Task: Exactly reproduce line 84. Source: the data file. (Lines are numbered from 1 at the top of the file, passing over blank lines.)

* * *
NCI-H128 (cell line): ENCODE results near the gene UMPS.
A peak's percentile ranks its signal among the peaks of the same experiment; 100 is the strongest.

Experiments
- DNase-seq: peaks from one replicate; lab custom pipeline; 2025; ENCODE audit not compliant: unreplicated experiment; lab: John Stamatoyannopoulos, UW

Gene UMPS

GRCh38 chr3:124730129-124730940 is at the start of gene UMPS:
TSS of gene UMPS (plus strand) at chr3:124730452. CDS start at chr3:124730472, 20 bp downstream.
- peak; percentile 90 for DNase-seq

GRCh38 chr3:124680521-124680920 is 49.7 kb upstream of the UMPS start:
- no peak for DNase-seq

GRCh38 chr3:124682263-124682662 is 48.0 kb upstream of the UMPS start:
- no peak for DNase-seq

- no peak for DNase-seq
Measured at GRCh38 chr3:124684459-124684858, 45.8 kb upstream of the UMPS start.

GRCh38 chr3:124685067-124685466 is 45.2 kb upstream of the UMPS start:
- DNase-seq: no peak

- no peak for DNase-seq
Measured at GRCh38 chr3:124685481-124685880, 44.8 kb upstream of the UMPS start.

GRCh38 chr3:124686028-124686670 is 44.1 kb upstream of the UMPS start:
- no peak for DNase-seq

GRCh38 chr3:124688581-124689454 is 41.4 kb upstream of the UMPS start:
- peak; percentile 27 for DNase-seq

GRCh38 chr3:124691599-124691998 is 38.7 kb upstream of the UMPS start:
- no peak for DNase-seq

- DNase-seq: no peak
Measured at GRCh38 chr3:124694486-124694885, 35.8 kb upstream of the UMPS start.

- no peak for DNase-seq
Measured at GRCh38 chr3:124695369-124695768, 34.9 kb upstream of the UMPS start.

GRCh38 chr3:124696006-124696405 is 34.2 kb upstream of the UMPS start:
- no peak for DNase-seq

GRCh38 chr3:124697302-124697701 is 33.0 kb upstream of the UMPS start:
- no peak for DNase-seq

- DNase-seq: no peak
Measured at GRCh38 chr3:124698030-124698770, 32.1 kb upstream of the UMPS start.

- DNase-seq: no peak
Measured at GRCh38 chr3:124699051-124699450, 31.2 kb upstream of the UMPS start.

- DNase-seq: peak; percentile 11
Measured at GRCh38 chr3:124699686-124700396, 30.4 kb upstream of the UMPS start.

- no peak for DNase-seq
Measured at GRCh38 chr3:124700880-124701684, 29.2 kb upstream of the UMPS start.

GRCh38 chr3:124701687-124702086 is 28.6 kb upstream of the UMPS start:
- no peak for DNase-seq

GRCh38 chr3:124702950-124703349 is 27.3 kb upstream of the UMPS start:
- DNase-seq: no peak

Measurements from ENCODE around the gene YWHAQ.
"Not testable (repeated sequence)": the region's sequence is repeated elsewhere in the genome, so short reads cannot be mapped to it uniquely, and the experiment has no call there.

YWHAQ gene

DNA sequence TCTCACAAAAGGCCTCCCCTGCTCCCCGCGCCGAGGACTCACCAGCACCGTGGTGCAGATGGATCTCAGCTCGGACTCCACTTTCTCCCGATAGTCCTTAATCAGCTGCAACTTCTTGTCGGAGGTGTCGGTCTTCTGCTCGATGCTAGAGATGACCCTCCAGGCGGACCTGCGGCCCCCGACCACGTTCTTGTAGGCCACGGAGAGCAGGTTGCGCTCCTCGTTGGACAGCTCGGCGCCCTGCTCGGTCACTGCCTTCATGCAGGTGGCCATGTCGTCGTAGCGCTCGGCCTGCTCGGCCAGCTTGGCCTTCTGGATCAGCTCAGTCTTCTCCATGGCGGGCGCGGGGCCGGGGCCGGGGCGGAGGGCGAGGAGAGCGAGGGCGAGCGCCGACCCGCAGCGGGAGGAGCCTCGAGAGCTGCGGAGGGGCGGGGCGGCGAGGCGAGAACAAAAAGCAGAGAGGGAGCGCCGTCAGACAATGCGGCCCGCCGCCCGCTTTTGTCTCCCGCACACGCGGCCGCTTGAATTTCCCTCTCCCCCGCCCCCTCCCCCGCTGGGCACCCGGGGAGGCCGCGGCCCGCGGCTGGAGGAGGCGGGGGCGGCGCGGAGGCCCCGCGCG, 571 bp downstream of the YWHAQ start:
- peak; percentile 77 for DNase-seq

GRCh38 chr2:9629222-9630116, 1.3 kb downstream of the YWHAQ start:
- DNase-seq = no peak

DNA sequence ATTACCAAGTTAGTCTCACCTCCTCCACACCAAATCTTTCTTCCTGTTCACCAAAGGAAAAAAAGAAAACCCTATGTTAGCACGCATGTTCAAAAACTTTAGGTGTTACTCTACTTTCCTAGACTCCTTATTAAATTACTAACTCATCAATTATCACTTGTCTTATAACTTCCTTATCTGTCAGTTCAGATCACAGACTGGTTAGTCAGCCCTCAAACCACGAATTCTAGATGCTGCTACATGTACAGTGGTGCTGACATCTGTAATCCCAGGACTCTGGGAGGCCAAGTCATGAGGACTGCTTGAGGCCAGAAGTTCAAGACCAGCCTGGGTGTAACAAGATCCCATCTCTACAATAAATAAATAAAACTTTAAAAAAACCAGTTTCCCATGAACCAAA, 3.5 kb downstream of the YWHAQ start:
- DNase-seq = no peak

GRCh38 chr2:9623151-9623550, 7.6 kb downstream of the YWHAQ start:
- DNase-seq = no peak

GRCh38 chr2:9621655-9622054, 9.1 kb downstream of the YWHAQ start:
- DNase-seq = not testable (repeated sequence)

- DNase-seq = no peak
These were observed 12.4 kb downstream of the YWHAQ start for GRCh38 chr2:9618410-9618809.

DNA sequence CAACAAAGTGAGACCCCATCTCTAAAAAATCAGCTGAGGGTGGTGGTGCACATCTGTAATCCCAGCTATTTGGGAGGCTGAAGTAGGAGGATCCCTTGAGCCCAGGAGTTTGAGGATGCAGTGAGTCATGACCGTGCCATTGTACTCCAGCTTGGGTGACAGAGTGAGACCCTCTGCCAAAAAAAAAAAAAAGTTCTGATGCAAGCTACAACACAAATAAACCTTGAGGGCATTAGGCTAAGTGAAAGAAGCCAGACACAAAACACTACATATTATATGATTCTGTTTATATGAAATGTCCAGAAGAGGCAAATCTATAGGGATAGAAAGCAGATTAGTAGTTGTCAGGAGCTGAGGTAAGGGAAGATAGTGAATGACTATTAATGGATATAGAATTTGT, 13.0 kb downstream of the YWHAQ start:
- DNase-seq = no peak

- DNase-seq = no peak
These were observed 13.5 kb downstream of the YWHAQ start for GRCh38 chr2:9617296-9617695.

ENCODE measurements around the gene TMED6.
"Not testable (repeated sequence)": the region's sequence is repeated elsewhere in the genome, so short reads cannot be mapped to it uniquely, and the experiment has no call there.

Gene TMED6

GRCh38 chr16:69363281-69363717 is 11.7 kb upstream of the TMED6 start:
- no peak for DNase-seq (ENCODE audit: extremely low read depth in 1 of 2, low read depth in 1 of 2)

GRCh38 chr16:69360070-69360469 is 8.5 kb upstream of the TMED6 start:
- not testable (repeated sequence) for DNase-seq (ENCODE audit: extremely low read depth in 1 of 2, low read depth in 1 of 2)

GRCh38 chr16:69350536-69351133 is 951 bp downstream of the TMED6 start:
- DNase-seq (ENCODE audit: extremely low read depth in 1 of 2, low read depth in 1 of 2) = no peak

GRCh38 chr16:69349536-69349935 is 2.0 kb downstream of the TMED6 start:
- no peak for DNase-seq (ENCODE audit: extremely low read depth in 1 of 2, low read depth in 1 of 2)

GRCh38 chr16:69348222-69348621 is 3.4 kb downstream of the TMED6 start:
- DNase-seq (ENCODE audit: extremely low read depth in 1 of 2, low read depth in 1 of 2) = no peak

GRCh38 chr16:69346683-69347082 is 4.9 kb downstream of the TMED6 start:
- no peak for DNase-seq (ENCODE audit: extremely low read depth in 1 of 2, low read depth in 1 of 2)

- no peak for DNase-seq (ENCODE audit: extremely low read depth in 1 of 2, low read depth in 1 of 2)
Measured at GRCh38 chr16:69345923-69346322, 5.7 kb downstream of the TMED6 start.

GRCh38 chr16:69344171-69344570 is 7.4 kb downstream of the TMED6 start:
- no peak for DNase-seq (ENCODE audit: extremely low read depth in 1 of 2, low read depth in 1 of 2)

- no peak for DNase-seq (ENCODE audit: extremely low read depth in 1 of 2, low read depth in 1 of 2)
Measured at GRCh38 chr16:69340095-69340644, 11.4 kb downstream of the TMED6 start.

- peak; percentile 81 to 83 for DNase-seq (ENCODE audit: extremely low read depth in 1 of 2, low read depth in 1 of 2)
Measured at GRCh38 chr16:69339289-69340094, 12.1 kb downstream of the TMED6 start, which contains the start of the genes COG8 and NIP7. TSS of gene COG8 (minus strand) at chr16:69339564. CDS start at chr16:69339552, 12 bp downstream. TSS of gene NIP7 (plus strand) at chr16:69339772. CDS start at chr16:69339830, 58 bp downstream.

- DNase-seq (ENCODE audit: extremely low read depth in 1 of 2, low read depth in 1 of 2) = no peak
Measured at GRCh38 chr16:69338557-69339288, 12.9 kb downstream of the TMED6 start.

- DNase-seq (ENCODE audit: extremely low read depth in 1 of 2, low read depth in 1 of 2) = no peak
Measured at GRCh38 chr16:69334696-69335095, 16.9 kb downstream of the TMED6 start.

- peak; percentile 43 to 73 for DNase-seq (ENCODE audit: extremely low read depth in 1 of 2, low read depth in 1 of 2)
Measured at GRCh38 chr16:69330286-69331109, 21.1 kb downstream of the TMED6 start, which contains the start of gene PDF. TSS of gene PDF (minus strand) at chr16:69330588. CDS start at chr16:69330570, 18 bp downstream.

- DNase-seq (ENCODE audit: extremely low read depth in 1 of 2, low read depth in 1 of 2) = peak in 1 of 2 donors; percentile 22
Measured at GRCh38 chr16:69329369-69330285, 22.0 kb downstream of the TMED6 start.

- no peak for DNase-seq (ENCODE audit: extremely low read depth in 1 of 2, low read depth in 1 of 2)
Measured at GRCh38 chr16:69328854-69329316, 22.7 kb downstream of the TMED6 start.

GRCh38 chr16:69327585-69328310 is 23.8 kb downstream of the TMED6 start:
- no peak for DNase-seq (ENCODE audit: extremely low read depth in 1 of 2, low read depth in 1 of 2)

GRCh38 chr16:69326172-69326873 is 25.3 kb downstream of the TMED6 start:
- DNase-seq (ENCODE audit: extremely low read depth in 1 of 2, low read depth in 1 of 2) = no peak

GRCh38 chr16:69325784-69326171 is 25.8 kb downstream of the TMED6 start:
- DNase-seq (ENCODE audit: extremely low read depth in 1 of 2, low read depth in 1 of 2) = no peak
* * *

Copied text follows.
Measured at GRCh38 chr16:69340095-69340644, 11.4 kb downstream of the TMED6 start.